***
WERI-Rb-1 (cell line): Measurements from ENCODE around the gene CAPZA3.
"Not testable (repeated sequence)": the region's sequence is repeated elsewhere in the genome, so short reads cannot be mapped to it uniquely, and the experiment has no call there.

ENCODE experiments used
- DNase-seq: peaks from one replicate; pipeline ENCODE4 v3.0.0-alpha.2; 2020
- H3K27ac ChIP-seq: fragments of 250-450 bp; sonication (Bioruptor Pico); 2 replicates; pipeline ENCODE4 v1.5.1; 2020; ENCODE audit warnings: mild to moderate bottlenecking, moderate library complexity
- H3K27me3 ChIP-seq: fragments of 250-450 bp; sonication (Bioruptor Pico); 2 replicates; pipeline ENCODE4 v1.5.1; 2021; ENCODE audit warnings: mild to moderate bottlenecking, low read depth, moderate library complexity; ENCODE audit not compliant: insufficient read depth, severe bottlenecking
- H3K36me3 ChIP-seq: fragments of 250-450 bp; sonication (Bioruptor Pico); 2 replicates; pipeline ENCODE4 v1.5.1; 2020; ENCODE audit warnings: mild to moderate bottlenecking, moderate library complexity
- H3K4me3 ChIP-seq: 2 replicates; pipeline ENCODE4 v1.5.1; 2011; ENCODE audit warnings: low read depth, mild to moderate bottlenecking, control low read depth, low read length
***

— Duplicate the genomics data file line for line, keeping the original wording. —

WERI-Rb-1 (cell line): Measurements from ENCODE around the gene CAPZA3.
"Not testable (repeated sequence)": the region's sequence is repeated elsewhere in the genome, so short reads cannot be mapped to it uniquely, and the experiment has no call there.

ENCODE experiments used
- DNase-seq: peaks from one replicate; pipeline ENCODE4 v3.0.0-alpha.2; 2020
- H3K27ac ChIP-seq: fragments of 250-450 bp; sonication (Bioruptor Pico); 2 replicates; pipeline ENCODE4 v1.5.1; 2020; ENCODE audit warnings: mild to moderate bottlenecking, moderate library complexity
- H3K27me3 ChIP-seq: fragments of 250-450 bp; sonication (Bioruptor Pico); 2 replicates; pipeline ENCODE4 v1.5.1; 2021; ENCODE audit warnings: mild to moderate bottlenecking, low read depth, moderate library complexity; ENCODE audit not compliant: insufficient read depth, severe bottlenecking
- H3K36me3 ChIP-seq: fragments of 250-450 bp; sonication (Bioruptor Pico); 2 replicates; pipeline ENCODE4 v1.5.1; 2020; ENCODE audit warnings: mild to moderate bottlenecking, moderate library complexity
- H3K4me3 ChIP-seq: 2 replicates; pipeline ENCODE4 v1.5.1; 2011; ENCODE audit warnings: low read depth, mild to moderate bottlenecking, control low read depth, low read length